Company scrip isn't about fraud or losses or anything like that. It's possibly best illustrated. In our dumb cyberpunk fifteen-minutes-into-the-future, you work for a company which pays your wages in FaceBucks instead of dollars. You can buy things with your FaceBucks or exchange them for dollars at the FaceStore; naturally, being a good profit-motivated capitalist, your employer marks up prices and charges exorbitant exchange fees, since when you pay forty FaceBucks for a twenty-dollar shirt that effectively means the company had to pay you twenty dollars less. And good luck finding an alternative, because in this example you're not an experienced worker whose particular skills are in high demand but, let's say, a humble content moderator; you've spent most of your savings in dollars on goods not available at the FaceStore (or even converted them to FaceBucks to supplement your salary); and if you try to take your resume to the next company over, they're just going to pay you in Twugerrands.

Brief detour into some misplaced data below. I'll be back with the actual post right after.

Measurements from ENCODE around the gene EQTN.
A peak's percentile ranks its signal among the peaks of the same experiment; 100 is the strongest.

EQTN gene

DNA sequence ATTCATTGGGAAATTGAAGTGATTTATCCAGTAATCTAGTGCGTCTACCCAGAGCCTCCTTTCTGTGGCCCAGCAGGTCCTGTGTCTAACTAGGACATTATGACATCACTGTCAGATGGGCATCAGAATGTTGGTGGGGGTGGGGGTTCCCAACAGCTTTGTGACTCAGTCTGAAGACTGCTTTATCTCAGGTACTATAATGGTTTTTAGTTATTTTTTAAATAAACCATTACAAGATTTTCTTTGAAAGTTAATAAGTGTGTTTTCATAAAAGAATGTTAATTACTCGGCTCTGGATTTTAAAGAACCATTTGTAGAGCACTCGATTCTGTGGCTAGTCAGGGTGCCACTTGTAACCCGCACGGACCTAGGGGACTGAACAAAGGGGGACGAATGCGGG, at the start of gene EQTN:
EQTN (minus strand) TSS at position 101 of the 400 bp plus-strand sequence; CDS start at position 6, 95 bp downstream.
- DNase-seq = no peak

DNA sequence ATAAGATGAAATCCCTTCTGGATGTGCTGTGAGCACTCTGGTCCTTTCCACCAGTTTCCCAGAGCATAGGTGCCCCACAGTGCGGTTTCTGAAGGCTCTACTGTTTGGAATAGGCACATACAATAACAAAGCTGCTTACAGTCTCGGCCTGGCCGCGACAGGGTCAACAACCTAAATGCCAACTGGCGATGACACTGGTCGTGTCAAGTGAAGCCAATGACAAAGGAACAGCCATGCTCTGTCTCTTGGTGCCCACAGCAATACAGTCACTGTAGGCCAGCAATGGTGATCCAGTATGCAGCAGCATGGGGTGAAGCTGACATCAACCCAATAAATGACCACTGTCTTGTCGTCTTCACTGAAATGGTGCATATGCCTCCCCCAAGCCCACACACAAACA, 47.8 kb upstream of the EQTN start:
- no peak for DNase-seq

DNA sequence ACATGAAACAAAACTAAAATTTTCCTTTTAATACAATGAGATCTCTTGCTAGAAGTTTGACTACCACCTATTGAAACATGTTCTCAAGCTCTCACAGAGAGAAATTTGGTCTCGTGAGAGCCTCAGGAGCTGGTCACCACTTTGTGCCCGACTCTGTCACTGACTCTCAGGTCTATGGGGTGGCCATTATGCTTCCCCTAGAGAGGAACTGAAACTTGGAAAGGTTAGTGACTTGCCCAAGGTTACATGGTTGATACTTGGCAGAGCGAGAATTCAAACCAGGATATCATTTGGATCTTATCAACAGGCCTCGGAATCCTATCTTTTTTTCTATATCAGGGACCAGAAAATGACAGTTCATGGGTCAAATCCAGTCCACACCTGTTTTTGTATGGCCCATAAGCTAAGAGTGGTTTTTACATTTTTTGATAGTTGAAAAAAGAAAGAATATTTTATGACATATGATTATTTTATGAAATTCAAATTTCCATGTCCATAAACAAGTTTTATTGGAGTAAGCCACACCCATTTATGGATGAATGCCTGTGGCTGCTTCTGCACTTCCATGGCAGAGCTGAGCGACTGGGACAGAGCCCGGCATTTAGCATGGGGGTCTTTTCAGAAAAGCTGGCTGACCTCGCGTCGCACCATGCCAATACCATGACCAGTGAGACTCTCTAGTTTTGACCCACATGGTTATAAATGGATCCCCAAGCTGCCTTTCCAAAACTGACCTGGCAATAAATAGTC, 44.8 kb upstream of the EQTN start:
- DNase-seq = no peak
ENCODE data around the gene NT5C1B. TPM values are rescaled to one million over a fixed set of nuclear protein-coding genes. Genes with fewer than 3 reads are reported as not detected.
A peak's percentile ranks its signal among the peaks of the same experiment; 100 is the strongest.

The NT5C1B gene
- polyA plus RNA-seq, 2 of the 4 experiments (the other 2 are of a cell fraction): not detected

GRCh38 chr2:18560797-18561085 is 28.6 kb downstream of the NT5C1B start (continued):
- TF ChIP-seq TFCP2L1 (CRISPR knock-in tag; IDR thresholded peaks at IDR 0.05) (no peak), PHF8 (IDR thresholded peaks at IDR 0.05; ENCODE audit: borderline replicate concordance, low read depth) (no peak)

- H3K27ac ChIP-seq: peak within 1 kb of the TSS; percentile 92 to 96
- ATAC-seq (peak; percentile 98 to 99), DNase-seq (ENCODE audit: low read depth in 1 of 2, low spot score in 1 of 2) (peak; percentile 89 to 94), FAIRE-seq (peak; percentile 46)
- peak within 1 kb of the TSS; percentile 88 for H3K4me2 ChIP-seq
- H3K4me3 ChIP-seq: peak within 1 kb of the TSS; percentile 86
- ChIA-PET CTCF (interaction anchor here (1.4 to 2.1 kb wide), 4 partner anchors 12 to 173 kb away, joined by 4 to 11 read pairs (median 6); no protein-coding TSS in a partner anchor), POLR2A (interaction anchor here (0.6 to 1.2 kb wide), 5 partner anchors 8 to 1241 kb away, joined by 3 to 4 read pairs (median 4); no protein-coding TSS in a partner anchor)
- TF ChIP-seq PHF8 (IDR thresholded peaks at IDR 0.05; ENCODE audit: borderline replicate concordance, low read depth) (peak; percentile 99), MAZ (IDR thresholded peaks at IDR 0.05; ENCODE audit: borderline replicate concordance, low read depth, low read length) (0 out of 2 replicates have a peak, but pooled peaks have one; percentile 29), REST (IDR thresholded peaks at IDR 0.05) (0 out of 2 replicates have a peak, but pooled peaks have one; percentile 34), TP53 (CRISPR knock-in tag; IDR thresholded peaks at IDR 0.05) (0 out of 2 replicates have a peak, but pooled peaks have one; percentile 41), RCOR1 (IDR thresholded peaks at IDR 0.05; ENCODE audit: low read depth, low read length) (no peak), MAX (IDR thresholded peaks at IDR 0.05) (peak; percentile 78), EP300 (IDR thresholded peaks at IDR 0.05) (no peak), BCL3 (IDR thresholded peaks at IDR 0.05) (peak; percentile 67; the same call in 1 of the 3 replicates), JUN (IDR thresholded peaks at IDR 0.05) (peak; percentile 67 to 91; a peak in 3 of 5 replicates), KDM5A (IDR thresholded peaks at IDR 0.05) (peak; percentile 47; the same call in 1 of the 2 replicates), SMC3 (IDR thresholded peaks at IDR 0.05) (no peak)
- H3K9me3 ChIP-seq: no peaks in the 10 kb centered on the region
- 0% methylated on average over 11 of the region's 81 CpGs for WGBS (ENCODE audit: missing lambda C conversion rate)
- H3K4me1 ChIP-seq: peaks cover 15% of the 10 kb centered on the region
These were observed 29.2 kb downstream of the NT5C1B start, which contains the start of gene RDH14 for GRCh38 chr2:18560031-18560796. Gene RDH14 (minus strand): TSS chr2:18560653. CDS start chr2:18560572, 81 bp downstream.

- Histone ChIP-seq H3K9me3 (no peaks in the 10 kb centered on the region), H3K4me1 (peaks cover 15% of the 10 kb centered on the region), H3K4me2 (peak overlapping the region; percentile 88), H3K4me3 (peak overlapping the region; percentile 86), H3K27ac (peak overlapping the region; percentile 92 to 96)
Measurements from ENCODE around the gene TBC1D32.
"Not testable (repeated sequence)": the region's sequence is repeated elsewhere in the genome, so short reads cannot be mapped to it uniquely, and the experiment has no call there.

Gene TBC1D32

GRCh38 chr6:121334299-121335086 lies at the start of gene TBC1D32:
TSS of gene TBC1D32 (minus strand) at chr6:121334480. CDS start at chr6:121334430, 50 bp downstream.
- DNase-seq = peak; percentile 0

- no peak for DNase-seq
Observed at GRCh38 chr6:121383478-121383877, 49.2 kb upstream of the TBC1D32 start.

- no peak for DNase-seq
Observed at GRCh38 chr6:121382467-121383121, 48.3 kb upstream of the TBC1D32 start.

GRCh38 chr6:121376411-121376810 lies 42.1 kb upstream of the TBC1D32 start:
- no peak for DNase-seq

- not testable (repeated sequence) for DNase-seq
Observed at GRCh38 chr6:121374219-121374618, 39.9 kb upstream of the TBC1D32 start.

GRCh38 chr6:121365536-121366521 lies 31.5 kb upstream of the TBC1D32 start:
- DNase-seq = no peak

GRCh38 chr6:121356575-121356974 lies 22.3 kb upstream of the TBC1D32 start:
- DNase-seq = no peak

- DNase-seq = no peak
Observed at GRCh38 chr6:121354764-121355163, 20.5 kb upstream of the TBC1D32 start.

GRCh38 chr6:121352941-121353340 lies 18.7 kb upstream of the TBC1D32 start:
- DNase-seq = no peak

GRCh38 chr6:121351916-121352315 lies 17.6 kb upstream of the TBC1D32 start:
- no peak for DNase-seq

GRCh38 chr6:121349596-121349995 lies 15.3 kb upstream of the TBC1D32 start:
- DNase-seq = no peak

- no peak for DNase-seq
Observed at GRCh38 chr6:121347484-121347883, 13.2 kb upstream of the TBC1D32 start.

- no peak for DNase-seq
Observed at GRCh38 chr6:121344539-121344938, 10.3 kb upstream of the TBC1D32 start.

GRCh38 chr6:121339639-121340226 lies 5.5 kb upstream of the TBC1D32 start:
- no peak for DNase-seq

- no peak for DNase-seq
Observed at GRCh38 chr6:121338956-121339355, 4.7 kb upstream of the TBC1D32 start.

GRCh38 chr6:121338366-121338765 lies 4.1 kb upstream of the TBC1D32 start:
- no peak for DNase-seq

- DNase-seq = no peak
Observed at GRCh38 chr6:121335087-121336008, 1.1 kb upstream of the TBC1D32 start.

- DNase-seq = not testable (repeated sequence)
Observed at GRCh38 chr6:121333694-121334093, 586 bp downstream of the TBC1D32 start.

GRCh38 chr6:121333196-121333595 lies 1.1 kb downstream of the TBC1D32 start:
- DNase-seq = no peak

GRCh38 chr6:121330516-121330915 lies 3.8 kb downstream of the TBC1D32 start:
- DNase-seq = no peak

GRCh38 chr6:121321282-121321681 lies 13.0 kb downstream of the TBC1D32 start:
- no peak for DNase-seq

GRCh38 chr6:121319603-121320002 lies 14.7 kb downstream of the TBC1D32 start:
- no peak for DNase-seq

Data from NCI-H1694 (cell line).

The practice has longer antecedents but was most famously adopted in the wake of the Great Depression of the late 20s and early 30s. Some corporations even ran whole municipalities as their own economic fiefdoms; you may have heard of the town of Hershey in Pennsylvania. It was immensely exploitative, but by god was it profitable!
The idea of a currency free from centralized control is noble, for all nobody's managed to really get it off the ground yet. But there are, at this point, centuries of precedent demonstrating that the only less trustworthy economic stewards than governments are profit-seekers.
I see. Thanks for a great explanation.
Amazing comment 🔥
Dian. Amazing. Exactly. Old history.
Devto dollars. Devtoville. Devtoland. Devtobank. "The Peter Kim Frank Museum of Devtoville History & Science are proud sponsors of Devgov TV. "
Only if you do all the work too.
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